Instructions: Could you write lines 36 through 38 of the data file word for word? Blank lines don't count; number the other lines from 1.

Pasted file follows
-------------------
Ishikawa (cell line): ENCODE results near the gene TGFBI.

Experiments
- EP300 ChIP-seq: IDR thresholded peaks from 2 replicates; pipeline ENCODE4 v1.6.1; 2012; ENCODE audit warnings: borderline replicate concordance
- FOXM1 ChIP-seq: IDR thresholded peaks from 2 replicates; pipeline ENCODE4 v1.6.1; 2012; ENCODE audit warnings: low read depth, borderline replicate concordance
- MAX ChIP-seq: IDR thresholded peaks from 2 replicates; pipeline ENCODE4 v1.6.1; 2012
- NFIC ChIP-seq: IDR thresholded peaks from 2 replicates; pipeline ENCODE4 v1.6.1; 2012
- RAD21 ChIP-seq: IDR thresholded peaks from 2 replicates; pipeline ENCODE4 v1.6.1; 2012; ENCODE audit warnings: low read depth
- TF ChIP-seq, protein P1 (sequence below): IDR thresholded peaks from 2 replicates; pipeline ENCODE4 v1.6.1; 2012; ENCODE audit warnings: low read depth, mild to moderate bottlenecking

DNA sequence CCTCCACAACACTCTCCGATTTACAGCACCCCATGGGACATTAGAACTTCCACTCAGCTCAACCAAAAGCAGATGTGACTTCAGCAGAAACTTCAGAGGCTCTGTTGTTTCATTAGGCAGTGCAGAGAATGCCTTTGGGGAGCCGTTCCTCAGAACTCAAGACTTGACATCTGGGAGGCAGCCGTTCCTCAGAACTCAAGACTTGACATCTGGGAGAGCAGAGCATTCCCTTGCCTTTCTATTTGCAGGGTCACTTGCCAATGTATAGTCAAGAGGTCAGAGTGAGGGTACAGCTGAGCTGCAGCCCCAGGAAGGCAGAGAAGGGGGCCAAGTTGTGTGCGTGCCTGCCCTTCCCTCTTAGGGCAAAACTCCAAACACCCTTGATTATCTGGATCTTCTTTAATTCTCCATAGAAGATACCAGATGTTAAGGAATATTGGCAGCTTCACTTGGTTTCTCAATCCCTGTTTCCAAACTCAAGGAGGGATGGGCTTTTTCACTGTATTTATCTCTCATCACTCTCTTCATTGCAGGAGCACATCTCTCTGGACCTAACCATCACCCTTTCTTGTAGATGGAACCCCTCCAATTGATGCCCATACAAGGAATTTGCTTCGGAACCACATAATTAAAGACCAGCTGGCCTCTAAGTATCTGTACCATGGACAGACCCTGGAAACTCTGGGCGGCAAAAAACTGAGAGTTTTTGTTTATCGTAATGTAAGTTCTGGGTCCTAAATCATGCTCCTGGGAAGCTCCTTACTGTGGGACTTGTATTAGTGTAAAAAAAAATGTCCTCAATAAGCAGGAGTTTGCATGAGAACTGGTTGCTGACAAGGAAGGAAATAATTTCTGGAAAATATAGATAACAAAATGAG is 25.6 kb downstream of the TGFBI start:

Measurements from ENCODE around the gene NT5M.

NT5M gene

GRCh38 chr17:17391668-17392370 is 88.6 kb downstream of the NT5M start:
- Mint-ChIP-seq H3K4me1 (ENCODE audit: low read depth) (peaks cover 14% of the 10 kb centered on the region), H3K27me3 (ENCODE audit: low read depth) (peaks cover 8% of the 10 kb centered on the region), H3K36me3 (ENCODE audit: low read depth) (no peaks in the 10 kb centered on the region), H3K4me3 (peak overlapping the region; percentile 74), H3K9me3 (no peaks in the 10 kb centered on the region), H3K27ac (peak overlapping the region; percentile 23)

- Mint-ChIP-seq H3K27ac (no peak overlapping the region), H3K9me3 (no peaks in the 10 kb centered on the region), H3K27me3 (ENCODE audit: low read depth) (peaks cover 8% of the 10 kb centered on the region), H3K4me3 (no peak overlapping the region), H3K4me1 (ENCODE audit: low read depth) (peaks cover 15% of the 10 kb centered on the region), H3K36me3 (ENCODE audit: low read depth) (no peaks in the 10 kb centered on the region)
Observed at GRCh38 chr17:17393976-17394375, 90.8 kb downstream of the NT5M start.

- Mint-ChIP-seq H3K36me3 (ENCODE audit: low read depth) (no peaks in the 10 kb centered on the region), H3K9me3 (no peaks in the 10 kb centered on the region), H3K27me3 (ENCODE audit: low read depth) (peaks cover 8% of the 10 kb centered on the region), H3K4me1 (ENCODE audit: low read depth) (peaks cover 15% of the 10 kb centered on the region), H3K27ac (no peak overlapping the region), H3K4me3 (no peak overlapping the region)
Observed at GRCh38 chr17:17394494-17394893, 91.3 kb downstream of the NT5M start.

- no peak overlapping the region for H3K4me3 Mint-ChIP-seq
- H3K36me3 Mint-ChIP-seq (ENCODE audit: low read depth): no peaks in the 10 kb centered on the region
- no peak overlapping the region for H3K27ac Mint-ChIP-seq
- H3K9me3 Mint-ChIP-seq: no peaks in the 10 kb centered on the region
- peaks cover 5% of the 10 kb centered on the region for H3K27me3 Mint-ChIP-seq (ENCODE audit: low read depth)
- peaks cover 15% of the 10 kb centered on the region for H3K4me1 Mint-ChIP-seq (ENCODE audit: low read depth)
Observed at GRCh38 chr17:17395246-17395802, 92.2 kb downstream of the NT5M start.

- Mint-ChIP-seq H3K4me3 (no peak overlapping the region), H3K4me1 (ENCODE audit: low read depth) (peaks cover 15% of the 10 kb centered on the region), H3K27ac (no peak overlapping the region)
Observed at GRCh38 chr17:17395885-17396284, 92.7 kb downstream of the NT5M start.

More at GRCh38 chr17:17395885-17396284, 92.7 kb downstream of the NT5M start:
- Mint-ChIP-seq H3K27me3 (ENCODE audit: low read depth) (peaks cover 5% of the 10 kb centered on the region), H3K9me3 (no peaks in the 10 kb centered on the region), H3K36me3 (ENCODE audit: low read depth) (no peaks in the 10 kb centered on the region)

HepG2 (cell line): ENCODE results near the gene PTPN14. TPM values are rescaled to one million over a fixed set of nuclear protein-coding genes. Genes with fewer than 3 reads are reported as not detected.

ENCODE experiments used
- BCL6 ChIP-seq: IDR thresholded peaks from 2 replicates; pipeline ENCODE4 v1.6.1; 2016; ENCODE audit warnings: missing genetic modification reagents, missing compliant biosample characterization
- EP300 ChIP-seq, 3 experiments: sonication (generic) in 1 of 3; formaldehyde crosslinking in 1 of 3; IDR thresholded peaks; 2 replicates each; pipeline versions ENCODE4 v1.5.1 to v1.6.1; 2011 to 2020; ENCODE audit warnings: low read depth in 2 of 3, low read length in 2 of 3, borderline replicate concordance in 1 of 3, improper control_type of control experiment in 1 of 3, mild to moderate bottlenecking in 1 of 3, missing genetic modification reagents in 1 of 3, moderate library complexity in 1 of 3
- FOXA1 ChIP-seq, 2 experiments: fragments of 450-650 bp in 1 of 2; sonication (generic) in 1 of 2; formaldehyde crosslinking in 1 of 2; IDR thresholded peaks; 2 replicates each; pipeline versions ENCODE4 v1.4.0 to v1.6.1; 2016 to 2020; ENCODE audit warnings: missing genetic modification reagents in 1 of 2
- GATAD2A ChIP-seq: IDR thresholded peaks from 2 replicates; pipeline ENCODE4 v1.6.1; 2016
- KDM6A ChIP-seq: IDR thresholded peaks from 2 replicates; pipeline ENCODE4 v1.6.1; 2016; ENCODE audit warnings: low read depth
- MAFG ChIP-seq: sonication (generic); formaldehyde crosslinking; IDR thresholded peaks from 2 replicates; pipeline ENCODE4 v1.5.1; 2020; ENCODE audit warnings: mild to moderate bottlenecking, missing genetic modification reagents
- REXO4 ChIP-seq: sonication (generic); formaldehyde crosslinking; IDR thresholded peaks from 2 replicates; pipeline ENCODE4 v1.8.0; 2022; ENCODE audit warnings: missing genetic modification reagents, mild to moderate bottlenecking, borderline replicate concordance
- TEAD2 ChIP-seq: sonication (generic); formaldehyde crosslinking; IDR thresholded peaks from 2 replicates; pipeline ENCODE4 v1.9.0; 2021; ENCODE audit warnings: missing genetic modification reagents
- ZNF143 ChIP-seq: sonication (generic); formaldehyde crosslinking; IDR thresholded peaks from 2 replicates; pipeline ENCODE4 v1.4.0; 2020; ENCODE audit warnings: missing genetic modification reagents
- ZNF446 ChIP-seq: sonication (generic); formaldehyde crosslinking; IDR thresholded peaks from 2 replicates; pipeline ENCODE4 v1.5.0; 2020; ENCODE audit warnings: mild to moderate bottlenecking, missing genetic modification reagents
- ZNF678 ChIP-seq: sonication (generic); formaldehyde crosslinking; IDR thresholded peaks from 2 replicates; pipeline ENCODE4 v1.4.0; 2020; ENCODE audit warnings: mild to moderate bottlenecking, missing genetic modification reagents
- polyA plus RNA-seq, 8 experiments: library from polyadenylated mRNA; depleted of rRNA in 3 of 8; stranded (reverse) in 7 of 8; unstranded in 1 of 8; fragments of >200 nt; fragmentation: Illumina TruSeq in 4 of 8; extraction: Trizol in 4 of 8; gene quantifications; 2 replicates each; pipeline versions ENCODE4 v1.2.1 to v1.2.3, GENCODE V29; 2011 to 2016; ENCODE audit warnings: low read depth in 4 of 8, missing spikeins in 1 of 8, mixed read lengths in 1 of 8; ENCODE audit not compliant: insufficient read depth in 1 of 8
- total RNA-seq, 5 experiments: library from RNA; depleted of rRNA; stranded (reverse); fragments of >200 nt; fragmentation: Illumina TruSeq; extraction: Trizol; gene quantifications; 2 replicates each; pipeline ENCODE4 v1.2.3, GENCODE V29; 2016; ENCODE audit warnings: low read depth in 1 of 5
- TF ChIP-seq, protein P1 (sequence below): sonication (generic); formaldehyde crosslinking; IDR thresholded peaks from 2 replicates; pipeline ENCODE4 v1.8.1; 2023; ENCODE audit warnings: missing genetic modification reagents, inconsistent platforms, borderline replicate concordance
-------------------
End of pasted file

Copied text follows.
- MAFG ChIP-seq: sonication (generic); formaldehyde crosslinking; IDR thresholded peaks from 2 replicates; pipeline ENCODE4 v1.5.1; 2020; ENCODE audit warnings: mild to moderate bottlenecking, missing genetic modification reagents
- REXO4 ChIP-seq: sonication (generic); formaldehyde crosslinking; IDR thresholded peaks from 2 replicates; pipeline ENCODE4 v1.8.0; 2022; ENCODE audit warnings: missing genetic modification reagents, mild to moderate bottlenecking, borderline replicate concordance
- TEAD2 ChIP-seq: sonication (generic); formaldehyde crosslinking; IDR thresholded peaks from 2 replicates; pipeline ENCODE4 v1.9.0; 2021; ENCODE audit warnings: missing genetic modification reagents